Czech Republic: Data retention – almost back in business

By EDRi · August 1, 2012

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Deutsch: [Tschechien: Vorratsdatenspeicherung beinahe wieder in Kraft |]

Nationwide preventive monitoring of electronic communication finds its
way back into the Czech legal system. The original act was repealed in
2011 by the Constitutional Court – however, a new one is waiting only
for the President’s signature. Privacy campaigners fear possible data
abuse given the insufficient regulation provided by the current Police
Act as well as monitoring of contents of Internet communications which
could potentially be made possible by the implementing decree to the new

Not only the Chamber of Deputies, but now also the Senate approved the
government draft of the amended Electronic Communication Act, as well as
amendments to several other laws reintroducing the obligation of
telephone or Internet services providers to monitor the communications
of their clients and provide them, upon request, to the police,
intelligence services or the Czech National Bank. After the previous
legal regulation was repealed by two decisions of the Constitutional
Court in March and December 2011, nationwide monitoring of citizens’
communications thus finds its way back into the Czech legal system.

The government proposal of the Act that was passed in the Senate on 18
July 2012, reacts to the Constitutional Court decision and implements
the European Directive which prescribes storing of traffic and
localization data on electronic communications.

According to EDRi-member Iuridicum Remedium (IuRe), which initiated the
March decision of the Constitutional Court and also filed its comments
during the preparation phase of the new legal regulation, the new Act is
better than the repealed regulation – however it still contains a number
of errors that will lead to unconstitutional interference with the
privacy of citizens.

The major problem, according to IuRe, is the very existence of the
obligation of operators to generally monitor the communications of all
citizens without any specific suspicion. Thus, a revision of the
European Directive which introduced this obligation, and an assessment
of its constitutionality by the European Court of Justice is seen by
Iure as the key issues in this respect.

“As for the Czech implementation of the Directive, when submitting
comments during the preparatory phase, we tried to push for maximum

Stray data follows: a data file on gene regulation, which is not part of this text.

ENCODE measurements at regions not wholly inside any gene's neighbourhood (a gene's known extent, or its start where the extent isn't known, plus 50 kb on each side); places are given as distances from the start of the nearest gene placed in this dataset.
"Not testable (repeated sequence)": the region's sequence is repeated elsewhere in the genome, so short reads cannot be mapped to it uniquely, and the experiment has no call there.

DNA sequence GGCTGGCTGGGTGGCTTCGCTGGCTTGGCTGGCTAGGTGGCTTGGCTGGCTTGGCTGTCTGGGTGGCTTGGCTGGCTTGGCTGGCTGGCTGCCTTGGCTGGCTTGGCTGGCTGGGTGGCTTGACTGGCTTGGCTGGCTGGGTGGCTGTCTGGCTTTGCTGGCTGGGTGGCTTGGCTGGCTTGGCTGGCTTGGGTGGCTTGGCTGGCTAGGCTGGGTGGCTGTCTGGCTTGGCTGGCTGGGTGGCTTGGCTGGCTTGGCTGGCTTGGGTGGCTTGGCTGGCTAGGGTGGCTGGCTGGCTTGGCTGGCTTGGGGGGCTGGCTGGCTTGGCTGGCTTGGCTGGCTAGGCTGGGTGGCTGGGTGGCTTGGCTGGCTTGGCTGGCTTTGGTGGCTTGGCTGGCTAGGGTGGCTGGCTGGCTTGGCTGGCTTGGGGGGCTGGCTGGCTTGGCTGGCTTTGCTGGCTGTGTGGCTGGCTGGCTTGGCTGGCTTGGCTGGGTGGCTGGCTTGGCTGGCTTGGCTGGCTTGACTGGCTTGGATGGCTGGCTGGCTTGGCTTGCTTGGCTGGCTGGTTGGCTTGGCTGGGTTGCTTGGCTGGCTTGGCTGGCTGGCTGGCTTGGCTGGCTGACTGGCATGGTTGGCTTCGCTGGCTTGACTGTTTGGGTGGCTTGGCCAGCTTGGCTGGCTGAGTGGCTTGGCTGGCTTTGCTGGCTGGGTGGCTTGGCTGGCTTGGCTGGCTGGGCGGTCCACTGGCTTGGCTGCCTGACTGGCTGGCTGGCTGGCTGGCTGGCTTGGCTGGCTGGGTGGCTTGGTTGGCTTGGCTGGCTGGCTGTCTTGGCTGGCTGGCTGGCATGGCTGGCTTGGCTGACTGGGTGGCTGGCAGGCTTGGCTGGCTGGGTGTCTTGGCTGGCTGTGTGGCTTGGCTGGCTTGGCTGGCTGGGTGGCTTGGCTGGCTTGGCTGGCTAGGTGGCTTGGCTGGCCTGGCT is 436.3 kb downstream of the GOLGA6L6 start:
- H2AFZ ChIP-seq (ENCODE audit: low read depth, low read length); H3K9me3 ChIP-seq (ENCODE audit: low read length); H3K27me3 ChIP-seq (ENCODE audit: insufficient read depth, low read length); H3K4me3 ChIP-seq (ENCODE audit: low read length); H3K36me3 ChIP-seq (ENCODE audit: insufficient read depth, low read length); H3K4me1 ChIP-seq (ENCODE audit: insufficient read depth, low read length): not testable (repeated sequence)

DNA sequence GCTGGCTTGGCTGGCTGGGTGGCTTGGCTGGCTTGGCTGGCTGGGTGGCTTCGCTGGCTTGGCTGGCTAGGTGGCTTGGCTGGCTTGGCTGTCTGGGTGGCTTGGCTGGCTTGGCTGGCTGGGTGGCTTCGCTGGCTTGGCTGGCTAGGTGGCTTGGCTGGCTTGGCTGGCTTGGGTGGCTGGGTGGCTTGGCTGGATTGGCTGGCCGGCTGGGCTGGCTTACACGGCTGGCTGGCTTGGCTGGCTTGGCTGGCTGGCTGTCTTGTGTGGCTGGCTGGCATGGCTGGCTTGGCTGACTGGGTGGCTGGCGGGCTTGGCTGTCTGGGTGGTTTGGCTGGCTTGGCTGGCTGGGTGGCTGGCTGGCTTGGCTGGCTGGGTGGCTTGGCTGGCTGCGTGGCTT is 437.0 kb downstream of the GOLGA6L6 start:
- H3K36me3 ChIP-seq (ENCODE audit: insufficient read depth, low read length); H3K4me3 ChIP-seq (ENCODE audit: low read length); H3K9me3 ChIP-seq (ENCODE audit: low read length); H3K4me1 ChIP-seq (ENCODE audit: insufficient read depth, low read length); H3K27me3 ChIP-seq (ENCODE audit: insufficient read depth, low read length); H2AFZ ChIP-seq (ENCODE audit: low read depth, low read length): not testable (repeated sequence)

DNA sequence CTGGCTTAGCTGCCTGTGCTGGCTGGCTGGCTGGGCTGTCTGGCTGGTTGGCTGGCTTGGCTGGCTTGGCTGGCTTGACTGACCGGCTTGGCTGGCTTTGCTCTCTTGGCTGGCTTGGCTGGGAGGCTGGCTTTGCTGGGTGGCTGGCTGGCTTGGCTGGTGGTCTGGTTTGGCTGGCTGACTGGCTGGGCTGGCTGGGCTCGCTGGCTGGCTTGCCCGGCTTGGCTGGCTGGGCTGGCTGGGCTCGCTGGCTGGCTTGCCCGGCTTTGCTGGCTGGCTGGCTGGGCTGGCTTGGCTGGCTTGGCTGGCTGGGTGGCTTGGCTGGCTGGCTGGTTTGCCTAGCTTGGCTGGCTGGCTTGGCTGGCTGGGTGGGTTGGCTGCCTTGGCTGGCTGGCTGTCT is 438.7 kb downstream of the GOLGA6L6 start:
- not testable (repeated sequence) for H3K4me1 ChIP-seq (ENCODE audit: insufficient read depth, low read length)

limits in terms of monitoring of citizens and possible abuse of such
data,” says Jan Voboril, lawyer at IuRe. “The original proposal
introduced by the Ministry of Interior in the summer of last year was
from our perspective entirely unacceptable. During the legislative
process, we have stepwise prepared comments for the Ministry
of Interior, Members of Parliament as well as Senators. We are pleased
that during subsequent discussions with representatives of the Ministry
of Interior and other key institutions, we managed to get acceptance for
stricter rules regarding the use of such data. For example, what we
consider important is the introduction of the obligation to inform the
respective persons that their data have been requested under the
Criminal Code, highlighting the subsidiarity when using such data in
criminal investigation, or the necessity of court permission when the
data is requested by intelligence services or the Czech National Bank,”
adds Voboril.

Many crucial issues still remain unresolved, which will, in IuRe´s
opinion, lead to further unconstitutional use of such data in the
future. “What we consider to be the most serious issue of the new
legislation is that it ignores the current situation where the Police
Act authorizes the police to use the data outside of criminal
proceedings. Under the current Police Act, police officers may require
data more or less without any limits, without court supervision and
without any clearly defined and controlled processes. It is striking
that although the police themselves wanted to define stricter rules for
such use of the data during the preparatory phase of the new Act, this
was refused by the Ministry of Interior. Not even Deputies or Senators
paid attention to this huge gap opening up possibilities for information
abuse by individual police officers – and this despite of repeated
warnings from our side,” explains Voboril.

“We also have our concerns regarding the awaited implementing decree of
the Act, which will among other things determine which data will be
generally stored. This decree can put the new Act into entirely new
light, both in respect of the invasion into citizens´ privacy as
well as technical and personnel details necessary – which will be
reimbursed by the state. Crucial is the particular question of whether
data on the recipient´s side of Internet communication will be stored as
well. Such provisions would mean not only de facto monitoring of the
content of what we are surfing through on the Internet, but also a
tremendous increase in public expenditures related to such monitoring.
It is surprising that such a significant issue which can change the
entire meaning of the Act and should be provisioned for directly in the
Act, has gone entirely unnoticed by,” concludes Voboril.

The Act is currently still to be signed by the President. Let´s wait and
see whether, during his decision making, Vaclav Klaus will also think of
the fact that, apart from dozens of other persons – not excluding the
chairman of the Constitutional Court – also some people from his
immediate surrounding appeared among the victims of data abuse resulting
from the police authorization to require such data.

(Contribution by EDRi-member Iuridicum remedium – Czech Republic)